"It's a theory, not my theory. I think it's sort of romantic."
"Romantic. Because the aim here isn't to make it through the night, but to give the flesh-eating monster-people more time to find us and devour us and did you say romantic?"
Unmindful of the way the world tilts a little, she rolls over on her stomach, her face about level with his knee as she looks up at him. "Think about it McKay," she says, "You don't want to go for a spin?"
"Speaking of inappropriate responses -"
"Actually, I think this is extremely appropriate. Have you got anything better to do?"
"Escape with our lives...? Just a thought," he adds quickly.
She smiles, pushes up off the floor and shuffles closer on her knees.
"It's a first for me, too."
He watches her pour vodka on a wad of napkins and start dabbing at her head. The cut on her temple starts bleeding again, turning the napkins red.
"Considering everything we've seen," she says, "It's actually kind of impressive that we can still encounter something new."
"They're not actually zombies."
There's a generator down here, and they have light now, along with towering racks of bar supplies, so he gets to see the look on her face. Then it disappears in a wince, and she stops applying pressure long enough to lift the bottle to her lips and swallow.
He reaches over and takes the bottle from her. "You're on duty," he snaps, before taking a drink himself.
By the time he's stopped coughing, she's gone back to staunching blood flow.
She doesn't look good, he realises. She's pale and she can't lift her right arm above forty-five degrees. The problem with adrenaline, he has found, is that it never lasts as long as the life-threatening situations do.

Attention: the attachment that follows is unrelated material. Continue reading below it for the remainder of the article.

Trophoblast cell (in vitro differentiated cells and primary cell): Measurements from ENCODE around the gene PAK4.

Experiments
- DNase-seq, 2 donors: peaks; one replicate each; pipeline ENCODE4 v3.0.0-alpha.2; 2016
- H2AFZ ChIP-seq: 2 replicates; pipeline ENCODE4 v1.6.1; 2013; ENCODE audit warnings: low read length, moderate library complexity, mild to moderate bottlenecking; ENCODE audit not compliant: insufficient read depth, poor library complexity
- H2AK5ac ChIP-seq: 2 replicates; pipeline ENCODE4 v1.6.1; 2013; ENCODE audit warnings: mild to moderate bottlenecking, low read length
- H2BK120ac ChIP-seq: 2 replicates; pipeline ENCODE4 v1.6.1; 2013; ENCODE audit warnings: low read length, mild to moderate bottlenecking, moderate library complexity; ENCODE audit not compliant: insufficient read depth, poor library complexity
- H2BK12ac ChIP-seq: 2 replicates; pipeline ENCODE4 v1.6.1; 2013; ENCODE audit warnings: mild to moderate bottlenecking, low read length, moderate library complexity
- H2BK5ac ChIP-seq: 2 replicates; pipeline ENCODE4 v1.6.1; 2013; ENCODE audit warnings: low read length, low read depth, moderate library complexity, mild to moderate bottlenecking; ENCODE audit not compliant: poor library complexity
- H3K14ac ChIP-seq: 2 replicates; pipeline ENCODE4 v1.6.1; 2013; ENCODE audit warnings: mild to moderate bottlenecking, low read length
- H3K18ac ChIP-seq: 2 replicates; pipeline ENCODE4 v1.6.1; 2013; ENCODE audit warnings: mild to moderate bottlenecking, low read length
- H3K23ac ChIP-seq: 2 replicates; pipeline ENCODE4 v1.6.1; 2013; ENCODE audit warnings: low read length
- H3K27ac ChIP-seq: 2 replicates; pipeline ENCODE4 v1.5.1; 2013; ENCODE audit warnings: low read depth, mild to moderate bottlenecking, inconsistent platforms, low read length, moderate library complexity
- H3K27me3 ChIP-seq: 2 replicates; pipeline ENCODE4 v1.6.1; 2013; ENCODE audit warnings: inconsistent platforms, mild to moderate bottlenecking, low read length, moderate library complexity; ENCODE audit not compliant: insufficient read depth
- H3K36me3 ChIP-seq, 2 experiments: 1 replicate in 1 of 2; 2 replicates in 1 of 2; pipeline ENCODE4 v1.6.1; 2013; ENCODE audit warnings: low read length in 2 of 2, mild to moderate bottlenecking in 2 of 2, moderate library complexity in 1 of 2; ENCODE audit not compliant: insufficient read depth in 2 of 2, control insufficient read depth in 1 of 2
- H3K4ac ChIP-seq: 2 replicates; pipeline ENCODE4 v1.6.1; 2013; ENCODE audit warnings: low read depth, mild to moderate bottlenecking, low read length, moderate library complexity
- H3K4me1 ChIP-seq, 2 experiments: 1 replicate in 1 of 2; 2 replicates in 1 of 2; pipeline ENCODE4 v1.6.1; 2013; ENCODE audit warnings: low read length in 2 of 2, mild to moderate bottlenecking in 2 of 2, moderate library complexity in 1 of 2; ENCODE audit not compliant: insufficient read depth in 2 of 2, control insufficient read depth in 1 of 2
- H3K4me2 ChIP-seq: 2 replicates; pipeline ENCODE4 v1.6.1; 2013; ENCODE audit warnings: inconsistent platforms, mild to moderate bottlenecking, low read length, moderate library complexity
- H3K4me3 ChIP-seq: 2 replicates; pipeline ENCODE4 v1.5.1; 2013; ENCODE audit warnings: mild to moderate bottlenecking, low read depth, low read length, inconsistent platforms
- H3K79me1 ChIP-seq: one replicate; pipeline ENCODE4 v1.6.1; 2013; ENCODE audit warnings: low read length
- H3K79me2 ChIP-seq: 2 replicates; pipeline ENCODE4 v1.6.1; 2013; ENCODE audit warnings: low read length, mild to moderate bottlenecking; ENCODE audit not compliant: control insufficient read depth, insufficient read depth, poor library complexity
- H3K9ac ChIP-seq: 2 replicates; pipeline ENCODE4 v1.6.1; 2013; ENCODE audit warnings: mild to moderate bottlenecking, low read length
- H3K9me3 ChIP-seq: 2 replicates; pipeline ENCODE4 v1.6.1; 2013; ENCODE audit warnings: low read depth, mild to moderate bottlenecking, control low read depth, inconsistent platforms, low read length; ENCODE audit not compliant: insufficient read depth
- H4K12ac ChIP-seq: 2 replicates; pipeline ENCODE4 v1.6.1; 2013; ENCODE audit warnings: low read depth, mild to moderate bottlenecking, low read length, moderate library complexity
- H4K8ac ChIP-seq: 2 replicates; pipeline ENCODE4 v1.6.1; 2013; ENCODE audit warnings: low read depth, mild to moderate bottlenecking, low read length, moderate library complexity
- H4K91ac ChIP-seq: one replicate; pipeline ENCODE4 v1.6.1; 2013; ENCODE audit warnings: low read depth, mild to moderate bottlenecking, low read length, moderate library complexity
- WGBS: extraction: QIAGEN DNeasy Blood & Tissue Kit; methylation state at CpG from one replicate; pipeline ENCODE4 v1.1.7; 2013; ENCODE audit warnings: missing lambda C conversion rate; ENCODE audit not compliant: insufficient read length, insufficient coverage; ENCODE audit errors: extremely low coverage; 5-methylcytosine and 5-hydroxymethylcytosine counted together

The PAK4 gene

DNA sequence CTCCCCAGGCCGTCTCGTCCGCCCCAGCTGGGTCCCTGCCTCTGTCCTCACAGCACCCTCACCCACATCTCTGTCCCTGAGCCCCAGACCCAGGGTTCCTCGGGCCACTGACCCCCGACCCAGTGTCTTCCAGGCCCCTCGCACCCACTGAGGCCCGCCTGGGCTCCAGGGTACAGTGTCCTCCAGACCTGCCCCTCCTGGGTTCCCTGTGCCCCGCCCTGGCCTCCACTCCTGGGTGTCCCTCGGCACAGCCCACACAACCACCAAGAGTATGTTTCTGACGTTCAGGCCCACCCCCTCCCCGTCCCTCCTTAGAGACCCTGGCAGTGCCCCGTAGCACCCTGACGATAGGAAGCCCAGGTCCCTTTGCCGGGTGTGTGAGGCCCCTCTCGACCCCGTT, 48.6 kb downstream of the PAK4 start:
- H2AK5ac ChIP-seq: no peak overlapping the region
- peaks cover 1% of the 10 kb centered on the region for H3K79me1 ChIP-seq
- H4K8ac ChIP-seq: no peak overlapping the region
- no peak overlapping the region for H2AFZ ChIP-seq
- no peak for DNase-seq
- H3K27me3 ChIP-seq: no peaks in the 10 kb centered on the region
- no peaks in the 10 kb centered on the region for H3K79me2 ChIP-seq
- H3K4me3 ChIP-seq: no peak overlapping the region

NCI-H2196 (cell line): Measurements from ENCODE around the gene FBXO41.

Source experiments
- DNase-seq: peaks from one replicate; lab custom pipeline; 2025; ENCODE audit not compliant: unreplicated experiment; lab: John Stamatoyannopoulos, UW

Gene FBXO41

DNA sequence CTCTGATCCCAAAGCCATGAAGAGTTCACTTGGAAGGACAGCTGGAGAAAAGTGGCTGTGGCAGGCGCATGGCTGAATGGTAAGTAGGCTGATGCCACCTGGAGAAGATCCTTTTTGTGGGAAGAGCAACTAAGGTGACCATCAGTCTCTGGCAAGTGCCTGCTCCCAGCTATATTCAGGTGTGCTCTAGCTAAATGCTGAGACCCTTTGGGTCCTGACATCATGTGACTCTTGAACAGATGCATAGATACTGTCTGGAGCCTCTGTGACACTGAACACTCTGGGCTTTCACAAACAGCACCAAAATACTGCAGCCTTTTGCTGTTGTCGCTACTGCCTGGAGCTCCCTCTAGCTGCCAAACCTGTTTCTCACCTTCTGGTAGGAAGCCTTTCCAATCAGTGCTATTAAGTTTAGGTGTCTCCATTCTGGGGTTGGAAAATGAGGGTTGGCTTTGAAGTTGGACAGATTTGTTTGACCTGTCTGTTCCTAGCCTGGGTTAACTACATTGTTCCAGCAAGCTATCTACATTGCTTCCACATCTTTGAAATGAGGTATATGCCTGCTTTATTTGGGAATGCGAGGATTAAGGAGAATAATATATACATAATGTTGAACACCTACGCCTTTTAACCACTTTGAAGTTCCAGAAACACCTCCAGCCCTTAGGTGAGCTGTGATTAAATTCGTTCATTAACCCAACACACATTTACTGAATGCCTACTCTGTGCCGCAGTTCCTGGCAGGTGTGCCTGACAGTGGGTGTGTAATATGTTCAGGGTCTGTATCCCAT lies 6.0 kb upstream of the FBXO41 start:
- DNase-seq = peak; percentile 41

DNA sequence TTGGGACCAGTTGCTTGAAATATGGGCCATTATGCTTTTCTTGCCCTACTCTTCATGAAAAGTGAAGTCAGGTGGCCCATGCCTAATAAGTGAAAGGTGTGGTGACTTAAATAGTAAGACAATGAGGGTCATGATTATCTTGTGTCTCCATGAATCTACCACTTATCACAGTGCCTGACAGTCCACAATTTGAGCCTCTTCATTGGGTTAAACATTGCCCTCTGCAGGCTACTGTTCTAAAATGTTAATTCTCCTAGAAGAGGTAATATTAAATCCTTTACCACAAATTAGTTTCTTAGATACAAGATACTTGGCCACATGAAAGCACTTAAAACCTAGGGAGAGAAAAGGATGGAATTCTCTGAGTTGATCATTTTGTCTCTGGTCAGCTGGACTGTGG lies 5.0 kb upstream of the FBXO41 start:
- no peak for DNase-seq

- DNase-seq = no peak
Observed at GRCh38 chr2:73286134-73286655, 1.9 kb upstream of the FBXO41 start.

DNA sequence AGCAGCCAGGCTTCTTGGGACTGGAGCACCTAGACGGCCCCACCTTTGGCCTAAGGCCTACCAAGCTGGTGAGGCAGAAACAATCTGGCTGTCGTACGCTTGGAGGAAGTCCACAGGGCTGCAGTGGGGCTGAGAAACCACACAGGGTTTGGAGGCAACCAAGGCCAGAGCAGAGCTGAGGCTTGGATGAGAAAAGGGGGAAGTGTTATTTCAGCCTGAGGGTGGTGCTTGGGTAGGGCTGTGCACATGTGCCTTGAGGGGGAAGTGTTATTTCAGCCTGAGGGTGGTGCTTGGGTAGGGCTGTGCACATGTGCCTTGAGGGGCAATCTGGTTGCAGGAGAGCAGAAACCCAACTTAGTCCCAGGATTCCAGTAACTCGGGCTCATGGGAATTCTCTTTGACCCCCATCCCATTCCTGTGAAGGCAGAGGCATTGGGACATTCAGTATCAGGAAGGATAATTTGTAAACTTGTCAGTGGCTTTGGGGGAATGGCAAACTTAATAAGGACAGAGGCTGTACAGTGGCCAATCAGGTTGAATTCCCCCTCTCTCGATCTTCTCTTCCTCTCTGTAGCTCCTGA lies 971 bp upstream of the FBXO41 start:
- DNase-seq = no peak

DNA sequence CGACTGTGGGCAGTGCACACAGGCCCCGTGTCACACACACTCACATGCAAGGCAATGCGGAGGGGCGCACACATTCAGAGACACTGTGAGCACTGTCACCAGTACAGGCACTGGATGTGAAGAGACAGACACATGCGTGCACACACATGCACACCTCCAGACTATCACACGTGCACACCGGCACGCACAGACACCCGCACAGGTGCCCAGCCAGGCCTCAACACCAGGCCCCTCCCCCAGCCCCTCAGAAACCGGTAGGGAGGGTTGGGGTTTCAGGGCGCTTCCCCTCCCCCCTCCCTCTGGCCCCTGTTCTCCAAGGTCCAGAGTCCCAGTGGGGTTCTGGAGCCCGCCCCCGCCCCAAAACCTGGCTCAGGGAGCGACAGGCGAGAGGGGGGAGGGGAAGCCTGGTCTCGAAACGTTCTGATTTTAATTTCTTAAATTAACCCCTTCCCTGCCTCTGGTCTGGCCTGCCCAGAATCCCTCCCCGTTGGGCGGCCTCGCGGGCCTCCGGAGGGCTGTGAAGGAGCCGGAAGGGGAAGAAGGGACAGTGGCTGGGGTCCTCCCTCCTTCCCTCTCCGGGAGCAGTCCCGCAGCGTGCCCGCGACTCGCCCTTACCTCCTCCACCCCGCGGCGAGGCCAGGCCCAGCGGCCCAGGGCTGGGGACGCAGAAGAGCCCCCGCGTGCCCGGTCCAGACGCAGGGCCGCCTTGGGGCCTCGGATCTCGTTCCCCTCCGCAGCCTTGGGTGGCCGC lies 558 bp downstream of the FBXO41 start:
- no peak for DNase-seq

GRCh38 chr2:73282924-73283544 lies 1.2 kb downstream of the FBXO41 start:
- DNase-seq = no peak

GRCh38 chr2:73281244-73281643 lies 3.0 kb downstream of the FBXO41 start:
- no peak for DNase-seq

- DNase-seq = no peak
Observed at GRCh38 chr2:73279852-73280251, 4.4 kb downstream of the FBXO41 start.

"Let's take stock of the situation, shall we?" he says. "We have no way of contacting anyone, short of smoke signals -"
"Which wouldn't work at night, anyway."
"Yes, thank you. We also have a generator from the fifties - possibly the eighteen-fifties from the sounds it's making - we have a lifetime supply of alcoholic beverages, that's one in our favour, this being the kind of situation where I guess getting wasted can only help. On the other hand, this could be the end of the world and we're, oh yes, trapped in a basement."
The landline phone had proven just as useless as their cells. The bar had been empty by the time they got back inside, until the - and he still didn't know what to call them - walking dead, zombie plague, whatever, had given up trying to beat down the barricaded doors and started smashing windows instead.
Their only option had been retreat.
"And," he adds, "You're injured. And possibly drunk."
She snorts. "I wish."
He rolls his eyes. And then realises that no, she really isn't drunk. She just sounds like she might be, and that probably, definitely isn't good. Head wounds - possibly the only thing he knows about them is that sometimes they get worse, rather than better.
"Maybe you should lie down. I think I might, too."
He wants to put his head under a pillow and pretend none of this is happening. But there are no pillows, just a hard, bare floor, and Sam, looking like she should be unconscious. So he stays upright and hands over his jacket to put under her head.
She looks at him suspiciously, but accepts.
"Look on the bright side, McKay," she says once horizontal. "If this is the end of the world, at least there's very little chance that either of us had anything to do with it."
He's kissing Samantha Carter.
Which makes him wonder what the ventilation is like down here.
Then again, if this is another hypoxia-induced hallucination, at least this time the Samantha Carter in his head is as easy as he's always thought she rightly should be.
"I like it so much better when you're the one with the concussion," he tells her, before kissing her again, this time with no intention of stopping for talking. Words have rarely seemed so pointless.